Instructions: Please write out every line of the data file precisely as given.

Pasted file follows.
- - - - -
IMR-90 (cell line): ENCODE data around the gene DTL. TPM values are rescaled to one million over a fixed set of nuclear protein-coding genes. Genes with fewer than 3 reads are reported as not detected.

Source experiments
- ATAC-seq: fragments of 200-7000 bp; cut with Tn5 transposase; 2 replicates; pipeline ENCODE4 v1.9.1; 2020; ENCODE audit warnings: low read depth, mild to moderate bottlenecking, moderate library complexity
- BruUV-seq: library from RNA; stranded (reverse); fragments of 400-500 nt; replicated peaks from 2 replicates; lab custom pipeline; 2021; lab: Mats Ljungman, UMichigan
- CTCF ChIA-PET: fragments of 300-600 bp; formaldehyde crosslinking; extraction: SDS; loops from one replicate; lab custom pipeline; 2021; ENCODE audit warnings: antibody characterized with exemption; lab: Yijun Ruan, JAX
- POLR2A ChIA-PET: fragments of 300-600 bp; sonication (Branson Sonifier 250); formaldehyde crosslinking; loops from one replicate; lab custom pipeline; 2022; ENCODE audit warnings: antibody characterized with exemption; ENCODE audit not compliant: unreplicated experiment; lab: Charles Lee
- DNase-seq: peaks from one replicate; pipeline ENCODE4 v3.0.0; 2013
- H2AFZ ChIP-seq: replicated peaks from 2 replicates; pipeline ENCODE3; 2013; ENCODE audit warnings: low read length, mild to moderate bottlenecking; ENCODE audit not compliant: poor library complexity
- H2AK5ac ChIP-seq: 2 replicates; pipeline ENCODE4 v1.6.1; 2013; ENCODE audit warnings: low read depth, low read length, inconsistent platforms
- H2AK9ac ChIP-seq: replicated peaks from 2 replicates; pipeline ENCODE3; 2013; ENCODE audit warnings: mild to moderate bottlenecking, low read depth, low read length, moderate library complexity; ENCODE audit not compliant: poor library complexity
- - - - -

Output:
IMR-90 (cell line): ENCODE data around the gene DTL. TPM values are rescaled to one million over a fixed set of nuclear protein-coding genes. Genes with fewer than 3 reads are reported as not detected.

Source experiments
- ATAC-seq: fragments of 200-7000 bp; cut with Tn5 transposase; 2 replicates; pipeline ENCODE4 v1.9.1; 2020; ENCODE audit warnings: low read depth, mild to moderate bottlenecking, moderate library complexity
- BruUV-seq: library from RNA; stranded (reverse); fragments of 400-500 nt; replicated peaks from 2 replicates; lab custom pipeline; 2021; lab: Mats Ljungman, UMichigan
- CTCF ChIA-PET: fragments of 300-600 bp; formaldehyde crosslinking; extraction: SDS; loops from one replicate; lab custom pipeline; 2021; ENCODE audit warnings: antibody characterized with exemption; lab: Yijun Ruan, JAX
- POLR2A ChIA-PET: fragments of 300-600 bp; sonication (Branson Sonifier 250); formaldehyde crosslinking; loops from one replicate; lab custom pipeline; 2022; ENCODE audit warnings: antibody characterized with exemption; ENCODE audit not compliant: unreplicated experiment; lab: Charles Lee
- DNase-seq: peaks from one replicate; pipeline ENCODE4 v3.0.0; 2013
- H2AFZ ChIP-seq: replicated peaks from 2 replicates; pipeline ENCODE3; 2013; ENCODE audit warnings: low read length, mild to moderate bottlenecking; ENCODE audit not compliant: poor library complexity
- H2AK5ac ChIP-seq: 2 replicates; pipeline ENCODE4 v1.6.1; 2013; ENCODE audit warnings: low read depth, low read length, inconsistent platforms
- H2AK9ac ChIP-seq: replicated peaks from 2 replicates; pipeline ENCODE3; 2013; ENCODE audit warnings: mild to moderate bottlenecking, low read depth, low read length, moderate library complexity; ENCODE audit not compliant: poor library complexity